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Open Government
Collaboration, Transparency, and Participation in Practice

One thing is the book is not a Utopian view of what is possible. The authors point out issues like the motives of groups or individuals.

By: Staff

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Each chapter in Open Government covers either a project (like a website), or an idea or reports on ways of achieving the goal of creating institutions that are easier for outsiders to examine. There are some chapters, like Entrepreneurial Insurgency, that are more reports on current events, while others like Open government, Open Society that are lot more theoretical. Some chapters also look at new spins on older ideas, like the chapter on a Peace Corps of Programmers. This chapter is particularly interesting in that it tackles the problem of connecting today's risk-taking programmer culture with the a largely risk-adverse government workforce that largely relies on contractors for technical tasks. The writers seems to be drawn from both the left and right of the political spectrum with Republicans and Democrats as well people who's party affiliation is not given. While the book is written from an American perspective, most of the ideas are transplantable, at least in democratic political systems

Many of the chapters focus on ways to make information collected available to the outside public, chiefly this is done through putting it online in formats that can be read by computers and in turn make it easier for interested parties to analyze. There are three problems that are encountered frequently: rules and institutional procedures that make it difficult to share information collected starting with things as basic as reporting on the way a senator voted on a peace of legislation, lack of machine-readable information which is typically submitted as scanned documents or PDFs that must be manually edited to be useful, and finally the fees to obtain information that is available.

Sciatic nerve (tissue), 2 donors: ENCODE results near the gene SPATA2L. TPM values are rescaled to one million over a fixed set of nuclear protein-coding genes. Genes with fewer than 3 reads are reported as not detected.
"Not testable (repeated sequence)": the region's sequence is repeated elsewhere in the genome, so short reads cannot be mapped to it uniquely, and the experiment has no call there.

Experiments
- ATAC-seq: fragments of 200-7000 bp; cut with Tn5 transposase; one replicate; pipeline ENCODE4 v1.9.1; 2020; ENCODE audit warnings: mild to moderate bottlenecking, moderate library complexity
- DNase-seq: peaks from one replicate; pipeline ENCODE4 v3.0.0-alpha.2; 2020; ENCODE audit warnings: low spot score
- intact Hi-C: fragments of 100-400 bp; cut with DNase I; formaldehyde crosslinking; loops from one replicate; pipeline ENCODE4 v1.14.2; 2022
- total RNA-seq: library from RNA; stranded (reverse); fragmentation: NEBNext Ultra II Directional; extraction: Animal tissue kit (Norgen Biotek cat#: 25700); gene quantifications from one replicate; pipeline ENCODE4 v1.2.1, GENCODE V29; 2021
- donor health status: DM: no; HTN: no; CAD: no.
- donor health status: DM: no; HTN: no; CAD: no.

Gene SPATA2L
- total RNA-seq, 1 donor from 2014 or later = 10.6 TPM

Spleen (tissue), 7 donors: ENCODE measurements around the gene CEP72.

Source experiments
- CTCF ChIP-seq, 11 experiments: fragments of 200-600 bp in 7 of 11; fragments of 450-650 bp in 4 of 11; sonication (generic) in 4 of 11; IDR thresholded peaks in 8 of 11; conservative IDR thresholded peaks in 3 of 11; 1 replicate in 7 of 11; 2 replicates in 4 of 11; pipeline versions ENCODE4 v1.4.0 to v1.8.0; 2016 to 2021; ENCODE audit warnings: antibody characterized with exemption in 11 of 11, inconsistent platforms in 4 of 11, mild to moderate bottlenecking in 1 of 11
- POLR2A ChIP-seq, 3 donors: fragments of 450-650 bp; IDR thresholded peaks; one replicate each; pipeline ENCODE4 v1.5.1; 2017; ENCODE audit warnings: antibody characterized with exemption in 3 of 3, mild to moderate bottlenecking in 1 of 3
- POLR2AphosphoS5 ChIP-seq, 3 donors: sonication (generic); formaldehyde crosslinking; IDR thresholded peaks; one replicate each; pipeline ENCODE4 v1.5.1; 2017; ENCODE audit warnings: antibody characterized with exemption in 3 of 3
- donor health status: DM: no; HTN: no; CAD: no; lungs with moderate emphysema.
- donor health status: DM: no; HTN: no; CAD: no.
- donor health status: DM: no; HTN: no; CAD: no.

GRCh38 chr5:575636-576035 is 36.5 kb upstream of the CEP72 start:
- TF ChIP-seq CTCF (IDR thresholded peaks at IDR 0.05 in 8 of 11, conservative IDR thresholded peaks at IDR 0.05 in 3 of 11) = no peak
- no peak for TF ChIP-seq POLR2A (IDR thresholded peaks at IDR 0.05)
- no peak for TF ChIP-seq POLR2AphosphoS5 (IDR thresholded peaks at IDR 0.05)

One thing is the book is not a Utopian view of what is possible. The authors point out a lot of issues like the motives of groups or individuals wanting more transparency. Most of the chapters address these motivations but one answer given in Open government, Open Society is interesting: the solution is more transparency that sounds like the old hacker maxim, "Information wants to be free."

In conclusion, the book is quite readable. The chapters are self-contained. Some of the chapters feel very much of the time, especially ones dealing with the Obama adminsitration, and you can't help feel that they will feel dated in a few years, while the problems presented will probably still be with us; many of the chapters are calling for a sea-change in the way things are just done in Washington and other countries, so the problems presented are going to be with us for a long time.

Date published: 16-Apr-2010

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